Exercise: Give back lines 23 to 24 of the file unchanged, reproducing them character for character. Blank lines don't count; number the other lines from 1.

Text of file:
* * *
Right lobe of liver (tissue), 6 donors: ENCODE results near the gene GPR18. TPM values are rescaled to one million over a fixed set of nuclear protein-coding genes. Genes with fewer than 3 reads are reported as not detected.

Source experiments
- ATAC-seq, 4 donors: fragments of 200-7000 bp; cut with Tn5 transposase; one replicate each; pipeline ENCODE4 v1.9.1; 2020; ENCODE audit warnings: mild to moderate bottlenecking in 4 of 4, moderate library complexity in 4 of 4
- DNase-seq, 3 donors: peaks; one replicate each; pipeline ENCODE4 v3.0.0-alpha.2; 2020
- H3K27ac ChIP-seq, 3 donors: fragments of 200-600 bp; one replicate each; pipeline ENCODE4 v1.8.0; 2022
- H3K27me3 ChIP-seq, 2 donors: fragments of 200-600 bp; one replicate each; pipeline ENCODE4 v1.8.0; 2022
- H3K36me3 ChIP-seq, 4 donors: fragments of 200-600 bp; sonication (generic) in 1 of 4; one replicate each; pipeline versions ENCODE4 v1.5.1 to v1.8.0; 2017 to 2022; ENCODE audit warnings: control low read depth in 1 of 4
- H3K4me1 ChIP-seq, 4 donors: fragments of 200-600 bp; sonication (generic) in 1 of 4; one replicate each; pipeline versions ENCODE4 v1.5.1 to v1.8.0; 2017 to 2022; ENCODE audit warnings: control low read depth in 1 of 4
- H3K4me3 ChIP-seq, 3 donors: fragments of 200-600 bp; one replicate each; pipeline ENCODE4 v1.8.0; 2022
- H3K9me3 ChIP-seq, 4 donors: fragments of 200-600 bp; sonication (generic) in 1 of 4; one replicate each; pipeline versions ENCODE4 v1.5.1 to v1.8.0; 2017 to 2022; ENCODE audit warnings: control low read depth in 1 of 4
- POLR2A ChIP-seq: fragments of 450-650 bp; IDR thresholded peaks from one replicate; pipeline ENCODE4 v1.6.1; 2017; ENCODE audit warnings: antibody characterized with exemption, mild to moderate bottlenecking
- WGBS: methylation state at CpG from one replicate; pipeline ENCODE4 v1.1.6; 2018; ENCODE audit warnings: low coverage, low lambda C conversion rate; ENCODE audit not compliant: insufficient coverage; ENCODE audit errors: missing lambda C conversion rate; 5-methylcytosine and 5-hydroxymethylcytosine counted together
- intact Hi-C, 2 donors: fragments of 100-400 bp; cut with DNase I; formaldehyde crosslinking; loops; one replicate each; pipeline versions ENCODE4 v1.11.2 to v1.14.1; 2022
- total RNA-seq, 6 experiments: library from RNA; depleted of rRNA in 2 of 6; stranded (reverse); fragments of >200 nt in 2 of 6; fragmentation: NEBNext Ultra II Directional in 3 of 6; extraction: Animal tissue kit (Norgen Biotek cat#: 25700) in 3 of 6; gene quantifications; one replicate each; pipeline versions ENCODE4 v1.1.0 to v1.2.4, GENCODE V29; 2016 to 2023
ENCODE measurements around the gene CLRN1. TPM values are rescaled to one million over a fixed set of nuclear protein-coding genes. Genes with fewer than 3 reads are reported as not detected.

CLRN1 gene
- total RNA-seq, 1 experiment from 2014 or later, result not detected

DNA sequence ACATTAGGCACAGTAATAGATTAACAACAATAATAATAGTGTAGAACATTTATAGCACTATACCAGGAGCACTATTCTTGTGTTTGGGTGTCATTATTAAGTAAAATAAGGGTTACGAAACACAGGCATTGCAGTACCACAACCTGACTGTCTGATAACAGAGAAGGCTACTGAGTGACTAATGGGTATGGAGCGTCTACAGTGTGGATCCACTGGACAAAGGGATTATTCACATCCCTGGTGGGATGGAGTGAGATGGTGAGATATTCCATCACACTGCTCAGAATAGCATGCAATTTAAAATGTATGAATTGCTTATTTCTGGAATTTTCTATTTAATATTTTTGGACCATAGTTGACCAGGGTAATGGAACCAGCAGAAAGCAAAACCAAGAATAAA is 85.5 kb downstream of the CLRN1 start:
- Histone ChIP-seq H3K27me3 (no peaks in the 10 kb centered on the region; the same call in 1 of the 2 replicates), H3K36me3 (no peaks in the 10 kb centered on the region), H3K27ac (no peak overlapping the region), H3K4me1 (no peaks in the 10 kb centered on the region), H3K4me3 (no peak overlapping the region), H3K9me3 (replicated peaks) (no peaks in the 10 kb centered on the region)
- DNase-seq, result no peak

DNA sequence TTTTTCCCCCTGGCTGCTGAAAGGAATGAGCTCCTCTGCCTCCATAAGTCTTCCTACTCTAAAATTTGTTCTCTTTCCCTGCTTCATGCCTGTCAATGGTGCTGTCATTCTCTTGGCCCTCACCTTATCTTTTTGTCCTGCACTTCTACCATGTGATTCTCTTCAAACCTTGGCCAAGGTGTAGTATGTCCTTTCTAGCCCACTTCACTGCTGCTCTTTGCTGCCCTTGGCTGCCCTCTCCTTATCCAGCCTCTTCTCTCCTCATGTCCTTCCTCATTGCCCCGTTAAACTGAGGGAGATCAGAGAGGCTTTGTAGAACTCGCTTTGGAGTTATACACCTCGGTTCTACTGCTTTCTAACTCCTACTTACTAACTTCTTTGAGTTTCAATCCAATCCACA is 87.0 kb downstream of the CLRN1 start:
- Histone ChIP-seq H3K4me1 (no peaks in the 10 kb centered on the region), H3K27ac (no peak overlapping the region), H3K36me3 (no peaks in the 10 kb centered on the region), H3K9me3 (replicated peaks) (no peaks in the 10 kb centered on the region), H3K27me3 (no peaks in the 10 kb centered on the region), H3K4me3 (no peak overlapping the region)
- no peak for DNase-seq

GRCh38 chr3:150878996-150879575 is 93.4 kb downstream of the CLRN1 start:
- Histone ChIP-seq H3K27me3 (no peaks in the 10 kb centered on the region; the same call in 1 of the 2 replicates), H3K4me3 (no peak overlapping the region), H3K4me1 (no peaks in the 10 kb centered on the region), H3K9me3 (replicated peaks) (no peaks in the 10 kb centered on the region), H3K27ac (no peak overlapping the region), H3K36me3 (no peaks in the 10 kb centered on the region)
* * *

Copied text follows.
- no peak for DNase-seq

GRCh38 chr3:150878996-150879575 is 93.4 kb downstream of the CLRN1 start: